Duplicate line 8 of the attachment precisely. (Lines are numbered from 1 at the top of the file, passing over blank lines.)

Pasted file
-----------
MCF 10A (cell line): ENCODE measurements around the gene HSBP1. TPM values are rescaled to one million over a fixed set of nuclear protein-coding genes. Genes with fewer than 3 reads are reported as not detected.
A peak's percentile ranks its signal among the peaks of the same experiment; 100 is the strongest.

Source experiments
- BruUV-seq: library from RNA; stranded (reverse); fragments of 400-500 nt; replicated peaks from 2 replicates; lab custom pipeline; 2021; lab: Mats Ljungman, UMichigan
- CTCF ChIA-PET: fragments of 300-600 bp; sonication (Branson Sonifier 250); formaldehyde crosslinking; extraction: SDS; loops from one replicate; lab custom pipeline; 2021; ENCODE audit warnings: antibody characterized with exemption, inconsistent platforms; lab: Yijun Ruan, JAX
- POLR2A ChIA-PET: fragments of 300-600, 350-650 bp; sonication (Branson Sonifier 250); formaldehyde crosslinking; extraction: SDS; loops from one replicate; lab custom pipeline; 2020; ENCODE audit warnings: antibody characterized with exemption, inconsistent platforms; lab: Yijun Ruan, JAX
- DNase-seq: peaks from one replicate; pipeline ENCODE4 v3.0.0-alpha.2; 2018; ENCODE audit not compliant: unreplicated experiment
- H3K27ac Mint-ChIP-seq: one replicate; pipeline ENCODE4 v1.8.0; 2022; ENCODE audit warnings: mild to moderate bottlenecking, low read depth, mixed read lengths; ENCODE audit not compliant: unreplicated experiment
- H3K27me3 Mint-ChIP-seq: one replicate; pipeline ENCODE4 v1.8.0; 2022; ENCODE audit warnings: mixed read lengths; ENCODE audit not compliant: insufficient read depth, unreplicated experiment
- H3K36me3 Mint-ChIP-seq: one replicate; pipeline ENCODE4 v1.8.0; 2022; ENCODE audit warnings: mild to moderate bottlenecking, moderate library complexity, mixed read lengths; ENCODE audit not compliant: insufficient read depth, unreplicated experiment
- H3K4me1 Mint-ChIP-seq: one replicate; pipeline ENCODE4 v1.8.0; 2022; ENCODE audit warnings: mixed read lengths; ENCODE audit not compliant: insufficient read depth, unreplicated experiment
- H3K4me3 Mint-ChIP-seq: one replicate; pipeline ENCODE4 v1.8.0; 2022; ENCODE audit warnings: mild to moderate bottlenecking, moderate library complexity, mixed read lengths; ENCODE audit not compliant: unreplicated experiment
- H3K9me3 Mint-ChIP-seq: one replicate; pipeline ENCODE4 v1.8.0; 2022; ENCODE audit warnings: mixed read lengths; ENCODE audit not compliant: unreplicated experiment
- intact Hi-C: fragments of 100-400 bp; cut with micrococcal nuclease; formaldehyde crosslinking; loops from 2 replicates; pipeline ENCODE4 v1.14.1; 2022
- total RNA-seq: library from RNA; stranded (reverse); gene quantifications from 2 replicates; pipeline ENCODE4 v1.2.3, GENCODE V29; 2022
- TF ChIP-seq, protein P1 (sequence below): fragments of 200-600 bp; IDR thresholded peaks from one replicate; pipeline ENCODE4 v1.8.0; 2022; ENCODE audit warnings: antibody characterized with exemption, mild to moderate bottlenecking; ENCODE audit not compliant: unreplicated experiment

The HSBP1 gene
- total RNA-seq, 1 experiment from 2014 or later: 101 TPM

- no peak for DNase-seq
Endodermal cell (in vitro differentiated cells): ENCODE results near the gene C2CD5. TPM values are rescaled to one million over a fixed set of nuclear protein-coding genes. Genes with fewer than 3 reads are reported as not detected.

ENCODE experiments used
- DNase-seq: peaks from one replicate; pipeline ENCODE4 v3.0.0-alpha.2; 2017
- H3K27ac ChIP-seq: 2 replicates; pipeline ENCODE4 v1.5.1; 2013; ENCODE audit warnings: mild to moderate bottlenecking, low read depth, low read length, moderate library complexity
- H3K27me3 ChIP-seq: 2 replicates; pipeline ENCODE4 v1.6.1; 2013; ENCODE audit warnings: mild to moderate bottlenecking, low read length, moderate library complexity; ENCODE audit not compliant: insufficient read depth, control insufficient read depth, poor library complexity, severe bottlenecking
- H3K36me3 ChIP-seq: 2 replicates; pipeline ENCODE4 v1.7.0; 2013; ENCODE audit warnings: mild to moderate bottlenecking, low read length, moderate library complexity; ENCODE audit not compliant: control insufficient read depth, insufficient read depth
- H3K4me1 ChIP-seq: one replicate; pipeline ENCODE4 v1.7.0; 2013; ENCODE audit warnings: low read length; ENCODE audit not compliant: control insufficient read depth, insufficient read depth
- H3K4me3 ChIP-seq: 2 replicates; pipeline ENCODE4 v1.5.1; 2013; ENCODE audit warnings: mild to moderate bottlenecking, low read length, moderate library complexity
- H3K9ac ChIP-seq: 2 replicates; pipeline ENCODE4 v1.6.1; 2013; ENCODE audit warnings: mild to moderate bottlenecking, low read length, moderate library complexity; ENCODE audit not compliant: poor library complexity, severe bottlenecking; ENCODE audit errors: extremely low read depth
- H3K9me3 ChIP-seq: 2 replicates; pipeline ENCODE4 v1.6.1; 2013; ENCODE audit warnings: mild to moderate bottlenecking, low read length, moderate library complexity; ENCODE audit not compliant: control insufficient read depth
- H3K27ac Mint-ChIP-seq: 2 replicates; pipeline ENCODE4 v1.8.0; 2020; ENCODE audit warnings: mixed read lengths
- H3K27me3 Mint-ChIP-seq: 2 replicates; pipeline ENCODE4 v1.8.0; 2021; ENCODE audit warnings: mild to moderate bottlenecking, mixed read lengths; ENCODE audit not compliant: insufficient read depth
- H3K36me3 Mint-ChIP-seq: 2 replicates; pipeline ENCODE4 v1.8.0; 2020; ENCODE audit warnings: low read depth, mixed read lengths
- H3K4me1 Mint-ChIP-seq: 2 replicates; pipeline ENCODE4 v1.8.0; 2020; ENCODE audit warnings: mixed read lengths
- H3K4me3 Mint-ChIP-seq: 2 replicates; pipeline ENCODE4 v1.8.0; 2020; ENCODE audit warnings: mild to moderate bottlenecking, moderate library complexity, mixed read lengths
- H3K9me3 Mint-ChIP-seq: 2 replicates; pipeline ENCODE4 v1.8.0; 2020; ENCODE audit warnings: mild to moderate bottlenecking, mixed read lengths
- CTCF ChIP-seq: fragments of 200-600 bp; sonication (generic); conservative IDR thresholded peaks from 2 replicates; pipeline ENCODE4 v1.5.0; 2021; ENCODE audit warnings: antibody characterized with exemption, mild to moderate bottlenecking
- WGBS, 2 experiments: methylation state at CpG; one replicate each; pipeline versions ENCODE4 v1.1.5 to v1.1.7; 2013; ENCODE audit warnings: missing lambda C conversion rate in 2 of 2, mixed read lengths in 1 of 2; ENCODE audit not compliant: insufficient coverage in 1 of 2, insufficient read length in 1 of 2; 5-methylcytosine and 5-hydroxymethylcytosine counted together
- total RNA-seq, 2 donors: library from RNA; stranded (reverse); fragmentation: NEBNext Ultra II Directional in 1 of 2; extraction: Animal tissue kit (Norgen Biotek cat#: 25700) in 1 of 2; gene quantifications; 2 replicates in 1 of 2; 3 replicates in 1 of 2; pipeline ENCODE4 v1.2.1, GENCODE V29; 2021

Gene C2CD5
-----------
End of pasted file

- H3K27ac Mint-ChIP-seq: one replicate; pipeline ENCODE4 v1.8.0; 2022; ENCODE audit warnings: mild to moderate bottlenecking, low read depth, mixed read lengths; ENCODE audit not compliant: unreplicated experiment